The photos that fill Rosenberg's book explain childbirth and the hospital in a way that's child-friendly. The book accomplishes the two goals that the author states in the foreword: acquainting children with the maternity floor, and reassuring children that they'll be well taken care of when their mothers are away. With simple text and lots of color pictures, the author explains how a mother will need rest, how to behave in a hospital, the appearance of the "funny little thing sticking out of the baby's bell button" called the umbilical cord, how to hold a new baby, and even the fun of lowering and raising the hospital bed.
PreS-KMany expecting parents will applaud the arrival of this addition to the existing body of literature. Unique in its focus on young children's separation from their mothers who are about to give birth, it depicts a traditional birth experience in terms of being hospital centered with newborns kept mainly in a nursery. While Rosenberg doesn't indicate the length of the mother's hospital stay, she reassures youngsters with promises of phone calls and a visit. Full-color photographs of several families and babies appear throughout, and the tone is generally upbeat and positive. The use of dialogue helps children imagine what it will be like to see their mothers in the hospital. Information is included about how infants look and act, and how older siblings can help with their care. For parents who expect only a minimal hospital stay or choose to give birth at a birthing center, at home, or in another nonmedical environment, this book will be less useful but not without merit in preparing preschoolers for the experience.Melissa Gross, Beverly Hills Public Library, CA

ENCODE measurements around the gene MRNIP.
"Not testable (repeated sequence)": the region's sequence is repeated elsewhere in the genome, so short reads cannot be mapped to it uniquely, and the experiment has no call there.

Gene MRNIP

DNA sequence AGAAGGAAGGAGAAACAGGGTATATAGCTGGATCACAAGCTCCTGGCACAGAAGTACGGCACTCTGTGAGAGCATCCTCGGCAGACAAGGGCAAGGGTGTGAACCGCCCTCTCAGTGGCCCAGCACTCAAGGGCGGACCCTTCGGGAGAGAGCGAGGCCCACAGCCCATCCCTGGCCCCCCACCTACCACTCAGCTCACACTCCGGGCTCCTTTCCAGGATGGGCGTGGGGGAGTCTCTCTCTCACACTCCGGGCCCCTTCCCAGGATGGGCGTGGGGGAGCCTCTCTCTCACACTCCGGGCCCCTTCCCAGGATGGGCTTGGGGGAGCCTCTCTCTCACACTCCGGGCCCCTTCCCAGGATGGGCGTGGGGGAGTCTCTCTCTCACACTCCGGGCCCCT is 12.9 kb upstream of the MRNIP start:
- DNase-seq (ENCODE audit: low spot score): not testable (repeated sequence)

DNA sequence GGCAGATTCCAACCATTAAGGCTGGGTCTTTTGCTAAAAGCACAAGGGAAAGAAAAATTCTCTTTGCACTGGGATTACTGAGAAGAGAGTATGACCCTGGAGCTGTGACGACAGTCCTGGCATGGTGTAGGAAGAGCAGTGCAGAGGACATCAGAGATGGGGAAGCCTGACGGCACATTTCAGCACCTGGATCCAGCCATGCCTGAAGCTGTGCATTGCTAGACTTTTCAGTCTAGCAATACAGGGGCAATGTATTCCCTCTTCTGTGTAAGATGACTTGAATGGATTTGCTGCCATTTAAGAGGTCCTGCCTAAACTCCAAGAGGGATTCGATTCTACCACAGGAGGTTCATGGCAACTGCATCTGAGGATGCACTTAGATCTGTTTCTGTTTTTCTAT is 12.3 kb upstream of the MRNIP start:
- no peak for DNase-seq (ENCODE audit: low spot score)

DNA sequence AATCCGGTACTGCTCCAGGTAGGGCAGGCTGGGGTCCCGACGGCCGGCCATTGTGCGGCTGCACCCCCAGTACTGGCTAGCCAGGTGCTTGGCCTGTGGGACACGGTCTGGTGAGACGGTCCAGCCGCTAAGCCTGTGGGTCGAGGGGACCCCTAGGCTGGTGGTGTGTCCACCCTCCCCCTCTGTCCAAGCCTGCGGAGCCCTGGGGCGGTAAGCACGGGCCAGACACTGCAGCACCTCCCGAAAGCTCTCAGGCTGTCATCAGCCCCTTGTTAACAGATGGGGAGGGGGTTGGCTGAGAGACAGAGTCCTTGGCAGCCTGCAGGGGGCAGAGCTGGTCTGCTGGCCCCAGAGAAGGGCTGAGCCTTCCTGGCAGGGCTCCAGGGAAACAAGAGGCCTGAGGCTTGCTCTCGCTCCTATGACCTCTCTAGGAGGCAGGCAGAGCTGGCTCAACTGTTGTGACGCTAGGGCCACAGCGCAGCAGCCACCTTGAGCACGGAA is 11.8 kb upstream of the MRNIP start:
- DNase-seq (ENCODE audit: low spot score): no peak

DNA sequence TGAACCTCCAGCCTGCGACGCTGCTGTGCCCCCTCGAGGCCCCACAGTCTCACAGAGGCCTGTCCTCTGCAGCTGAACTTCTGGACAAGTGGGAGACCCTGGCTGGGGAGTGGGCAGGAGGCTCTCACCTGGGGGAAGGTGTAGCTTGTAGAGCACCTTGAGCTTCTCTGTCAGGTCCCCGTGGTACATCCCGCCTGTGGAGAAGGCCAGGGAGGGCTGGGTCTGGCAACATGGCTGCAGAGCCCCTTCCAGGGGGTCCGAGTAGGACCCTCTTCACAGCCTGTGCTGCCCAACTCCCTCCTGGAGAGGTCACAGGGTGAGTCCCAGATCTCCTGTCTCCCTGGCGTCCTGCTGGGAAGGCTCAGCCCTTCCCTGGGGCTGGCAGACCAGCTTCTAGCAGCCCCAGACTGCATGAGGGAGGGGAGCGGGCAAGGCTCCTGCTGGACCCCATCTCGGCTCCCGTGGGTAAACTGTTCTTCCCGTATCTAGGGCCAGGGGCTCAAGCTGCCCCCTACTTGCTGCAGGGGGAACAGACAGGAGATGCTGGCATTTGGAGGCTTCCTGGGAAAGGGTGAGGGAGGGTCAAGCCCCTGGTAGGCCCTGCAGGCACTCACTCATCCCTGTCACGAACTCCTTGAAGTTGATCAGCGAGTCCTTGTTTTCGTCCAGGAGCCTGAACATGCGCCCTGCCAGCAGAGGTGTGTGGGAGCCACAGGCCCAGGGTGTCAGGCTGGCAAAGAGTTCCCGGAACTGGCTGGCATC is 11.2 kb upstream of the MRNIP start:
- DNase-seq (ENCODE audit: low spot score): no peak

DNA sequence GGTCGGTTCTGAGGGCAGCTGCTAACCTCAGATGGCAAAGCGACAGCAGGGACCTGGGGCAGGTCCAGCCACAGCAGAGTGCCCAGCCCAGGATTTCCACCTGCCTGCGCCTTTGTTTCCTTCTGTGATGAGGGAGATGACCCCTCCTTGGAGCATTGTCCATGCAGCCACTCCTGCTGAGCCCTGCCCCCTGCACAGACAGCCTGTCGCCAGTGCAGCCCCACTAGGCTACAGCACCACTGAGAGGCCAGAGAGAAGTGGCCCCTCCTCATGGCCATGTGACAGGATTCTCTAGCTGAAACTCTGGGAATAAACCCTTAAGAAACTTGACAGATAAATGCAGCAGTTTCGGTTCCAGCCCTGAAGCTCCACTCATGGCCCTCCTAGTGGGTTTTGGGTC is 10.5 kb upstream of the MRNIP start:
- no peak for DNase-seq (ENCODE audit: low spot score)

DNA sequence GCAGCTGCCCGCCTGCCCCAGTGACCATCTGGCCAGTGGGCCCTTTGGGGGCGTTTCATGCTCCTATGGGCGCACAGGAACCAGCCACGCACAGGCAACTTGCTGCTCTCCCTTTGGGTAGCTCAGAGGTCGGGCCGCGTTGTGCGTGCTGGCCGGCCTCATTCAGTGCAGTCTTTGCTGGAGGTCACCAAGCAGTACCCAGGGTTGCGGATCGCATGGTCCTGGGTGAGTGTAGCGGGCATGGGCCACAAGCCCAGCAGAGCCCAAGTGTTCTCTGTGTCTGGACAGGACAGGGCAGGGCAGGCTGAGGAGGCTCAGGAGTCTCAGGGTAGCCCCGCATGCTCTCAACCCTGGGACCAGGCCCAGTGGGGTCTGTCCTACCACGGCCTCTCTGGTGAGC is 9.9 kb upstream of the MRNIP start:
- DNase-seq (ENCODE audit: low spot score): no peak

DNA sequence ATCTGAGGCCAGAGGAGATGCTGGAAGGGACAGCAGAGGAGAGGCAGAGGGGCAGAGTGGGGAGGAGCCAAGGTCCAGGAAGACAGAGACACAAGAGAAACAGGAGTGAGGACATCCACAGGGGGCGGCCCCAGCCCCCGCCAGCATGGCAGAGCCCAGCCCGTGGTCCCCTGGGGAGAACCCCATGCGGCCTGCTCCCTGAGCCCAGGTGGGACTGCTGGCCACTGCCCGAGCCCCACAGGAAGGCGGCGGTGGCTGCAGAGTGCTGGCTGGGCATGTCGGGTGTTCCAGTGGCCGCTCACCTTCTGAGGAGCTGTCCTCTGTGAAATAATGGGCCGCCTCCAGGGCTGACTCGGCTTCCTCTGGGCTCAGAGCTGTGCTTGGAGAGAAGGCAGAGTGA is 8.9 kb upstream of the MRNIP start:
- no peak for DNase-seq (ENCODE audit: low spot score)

A book for expectant siblings that helps take the mystery and anxiety out of mother's absence when a new baby is born. Many other fine books explain the mechanics of gestation and childbirth; this one briefly explains hospital routines after birth and emphasizes the positive features of the separation: keeping in touch by telephone, visiting the mother's hospital room, seeing the babies in the nursery, and maybe even holding the newborn sibling. The text is addressed directly to young readers, with plenty of full- color photos showing several different happy familiessome with fathers presentat a busy urban hospital. The use of color photos is a happy choice for this upbeat subject, but several of the scenes are blurred, rendering some of the participants slightly fuzzy.